Learn ways to ensure the cloud doesn’t cast a shadow over your cybersecurity
The digital transformation accelerated by the pandemic means more demand for cloud services.
The increasing complexity of cloud computing has opened up more security holes. So traditional cybersecurity must be complemented by cloud-native solutions.
We are now more than a year into the coronavirus pandemic, which has transformed the way we do business. For many, it’s been a year since they walked into the office or on a plane, and yet business continued and digital transformation accelerated.
Digital transformation has been going on for years, but the pandemic has forced the hand of many organizations as they have changed the way they operate and provide value to customers. In turn, this shift has meant an increased demand for cloud computing, which provides most of the foundations, tools, and infrastructure.
This model allows companies to focus on excellence in their own business. While leaving the burden of their non-core business elements like infrastructure, platforms and software to cloud providers.
This change has provided organizations with the following benefits.
- The nature of cloud services allows companies to pay only for the resources they use, whether IaaS, PaaS or SaaS. Therefore, this service-based payment provides organizations with the ability to shift from capital expenditures to operating expenses business model. This often results in significant cost savings for cloud cybersecurity.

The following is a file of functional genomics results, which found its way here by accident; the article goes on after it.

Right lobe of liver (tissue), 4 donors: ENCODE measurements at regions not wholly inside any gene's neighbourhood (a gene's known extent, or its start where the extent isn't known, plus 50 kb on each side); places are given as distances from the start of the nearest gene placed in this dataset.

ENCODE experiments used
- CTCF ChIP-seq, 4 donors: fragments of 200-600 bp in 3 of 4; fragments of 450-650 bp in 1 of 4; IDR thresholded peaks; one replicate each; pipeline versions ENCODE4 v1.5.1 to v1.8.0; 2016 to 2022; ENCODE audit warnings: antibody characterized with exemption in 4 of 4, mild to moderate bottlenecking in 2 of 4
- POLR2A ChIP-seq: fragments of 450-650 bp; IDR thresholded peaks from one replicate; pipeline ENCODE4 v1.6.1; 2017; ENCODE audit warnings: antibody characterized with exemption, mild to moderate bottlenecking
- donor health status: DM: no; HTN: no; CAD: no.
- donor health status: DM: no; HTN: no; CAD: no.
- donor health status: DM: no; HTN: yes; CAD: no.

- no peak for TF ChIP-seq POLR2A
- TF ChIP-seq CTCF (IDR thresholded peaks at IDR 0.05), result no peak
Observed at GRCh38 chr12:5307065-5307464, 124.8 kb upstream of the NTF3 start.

- Scalability, where compute, network and storage capacities can be scaled up and down almost infinitely and almost immediately in response to fluctuations in demand.
- Agility, where developers can make continuous improvements to applications and these improved applications can be deployed to client’s multiple times a day.
- Availability, disaster recovery and redundancy are enhanced by cloud vendors offering service guarantee for availability of computing resources.
However, even with all these benefits, the rapid transformation has opened many security holes for organizations. In fact, some world leaders in the cybersecurity space, including the World Economic Forum . Who predict that this rapid and unplanned move will result in a cyber pandemic in the future.